“This is so much fun,” both my kids said to me individually, after each finished their first ride on the Rollplay 12-Volt Nighthawk. I had no doubts that they would like it—because what kid wouldn’t want to drive their own electric vehicle? But, with the cart’s unique balancing mechanics on a single wheel in the back, I was curious how quickly they would take to the toy. They each felt a little uncomfortable in the first couple of minutes with the Nighthawk, but after their inaugural loop at a park, on a flat, open surface, there was no looking back.
The Nighthawk from Rollplay not only looks fun, but it is fun. The driving mechanics introduce a bit of a learning curve to getting started, but overall that tiny bit of challenge only adds to its longevity, before kids will want to move onto something else.
- Fun electric vehicle
- Over an hour of run time
- Easy assembly
- Heavy to carry
- Charging cable a pain to access
Buy at Amazon.
Nighthawk Electric Cart Features
The best kind of toy is one that you can use immediately. The Nighthawk is a double-edged sword in this way because the only assembly necessary is to insert the flag into a hole on the back. The instructions also say to charge the battery for 24 hours before its first use. In fact, if you actually read through the instruction booklet, most of it is dedicated to the battery and charging—around temperature, time or a multitude of other details.
The battery is a key part of the product and should allow for 90 minutes of run time. In practical use, the battery never died while my kids were riding the Nighthawk. It always provided enough time for each of them to have their fill. To charge the battery, you need to remove the seat and unhook a connector. This process isn’t hard, but it is a little time-consuming.
As for the specs, the vehicle goes 6.5 miles per hour and has a 2-meter turning radius. The flag can be removed easily, but it’s recommended so kids on the cart, sitting low, can be seen while riding.
Riding the Rollplay 12V Nighthawk
Underneath the Nighthawk is what looks like a set of skateboard wheels in the front and a single larger, rubber wheel in the back. Once the vehicle gets moving, it balances itself out, or is supposed to. That’s where some practice comes into play. Immediately upon sitting down, you’ll lean to one side or another. This is how you steer. Lean your body to the left and you glide left. The same is true for turning right.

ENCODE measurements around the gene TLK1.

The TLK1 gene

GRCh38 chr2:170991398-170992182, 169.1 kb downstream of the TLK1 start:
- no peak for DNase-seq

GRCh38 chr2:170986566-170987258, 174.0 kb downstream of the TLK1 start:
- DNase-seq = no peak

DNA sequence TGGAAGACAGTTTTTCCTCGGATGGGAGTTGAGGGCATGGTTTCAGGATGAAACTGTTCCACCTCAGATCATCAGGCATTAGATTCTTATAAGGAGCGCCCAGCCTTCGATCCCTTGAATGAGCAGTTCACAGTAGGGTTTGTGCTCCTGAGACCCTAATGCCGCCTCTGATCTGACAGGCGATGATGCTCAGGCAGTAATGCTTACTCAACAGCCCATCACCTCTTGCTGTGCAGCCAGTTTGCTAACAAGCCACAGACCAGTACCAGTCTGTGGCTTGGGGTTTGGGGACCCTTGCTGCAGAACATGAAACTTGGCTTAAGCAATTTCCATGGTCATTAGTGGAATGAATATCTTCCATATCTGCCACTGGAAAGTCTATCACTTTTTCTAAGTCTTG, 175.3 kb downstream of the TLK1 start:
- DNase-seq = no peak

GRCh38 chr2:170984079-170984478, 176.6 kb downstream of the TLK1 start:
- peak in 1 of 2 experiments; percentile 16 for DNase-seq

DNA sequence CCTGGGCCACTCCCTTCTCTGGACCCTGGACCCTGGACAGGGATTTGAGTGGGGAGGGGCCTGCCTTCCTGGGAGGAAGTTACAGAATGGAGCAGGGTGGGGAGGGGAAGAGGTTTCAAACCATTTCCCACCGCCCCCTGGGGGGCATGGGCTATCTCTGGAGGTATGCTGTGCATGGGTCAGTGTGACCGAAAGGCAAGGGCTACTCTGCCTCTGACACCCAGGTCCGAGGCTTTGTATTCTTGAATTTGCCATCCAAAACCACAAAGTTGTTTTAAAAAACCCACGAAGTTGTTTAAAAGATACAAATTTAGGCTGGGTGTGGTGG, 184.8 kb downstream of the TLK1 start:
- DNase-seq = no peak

At first, turning can feel unnatural, and like you’ll be scraping the sides of the plastic sled-like seat. Under each handle is a wheel that looks like it was taken from a Rollerblade. These side wheels keep the cart navigating freely as you lean your body into each turn.
There are two pedals on which your feet naturally rest when seated. The right is the accelerator, and the left is the brake. Although you might be able to master a gradual speed increase after lots of use, the primary use of the right pedal is simply to go. Interestingly, I noticed myself and my kids both initially having a slight aversion to using the brake pedal. The temptation is to take your foot off the acceleration and put both feet onto the ground. I’m not sure why this is, but it happened organically, between different people.
To answer the question raised a moment ago, yes, I drove it, too. The official guidelines state the Nighthawk is for ages 6 and older. I was so delighted by this stat that I initially missed that there’s also a weight limit of 110 pounds. But I can report that the cart will still work with a rider around the 150-pound weight.
While the balancing aspect is thrilling for people of all ages, the short distance from the seat to brake and accelerator pedals are the biggest hindrance to making it quite as fun for taller adults. Read the directions and follow the recommended guidelines. (It can work for some adults.) For kids who might fall within the recommended guidelines, but who are too tall, there is a Nighthawk NexGen model that extends the pedal and hand grips.
During my brief test run, I didn’t get the same sense of speed my kids did. Proportionally, they felt like they were flying. The 6.5 miles per hour felt reasonable for this vehicle type. Sure, after lots of familiarity with it, a faster speed would have been welcomed, but overall the speed felt just right.
My kids, both under 10 years old, loved the Nighthawk vehicle from the moment they saw it. They liked it just as much after plenty of time using it, as well. The potential a kid sees in a toy they can “really” drive takes little imagination. And ultimately, the vehicle delivered on the promise they saw in it.
The biggest downside with Nighthawk is that it’s a little heavy to carry. It weighs 20 pounds, but most people will be able to lift the cart to put it in a car trunk or move it around the garage. The weight and physical shape does make the vehicle a little difficult to carry for long distances. Carrying it down the block to a park, it became quite heavy.
Should You Buy the Rollplay 12V Nighthawk?
The Nighthawk is a little unassuming in its appearance. It’s not one of those novelty electric vehicles, like a small version of a car or an SUV. What it lacks in looks, it makes up for in utility. There is a thrill in learning to balance it, plus there’s fun in being able to turn in circles and have a wide range of maneuverability.
You’ll have to decide whether spending around $150 on a toy vehicle fits within your budget, but I can verify that kids think it’s fun and it works as advertised.
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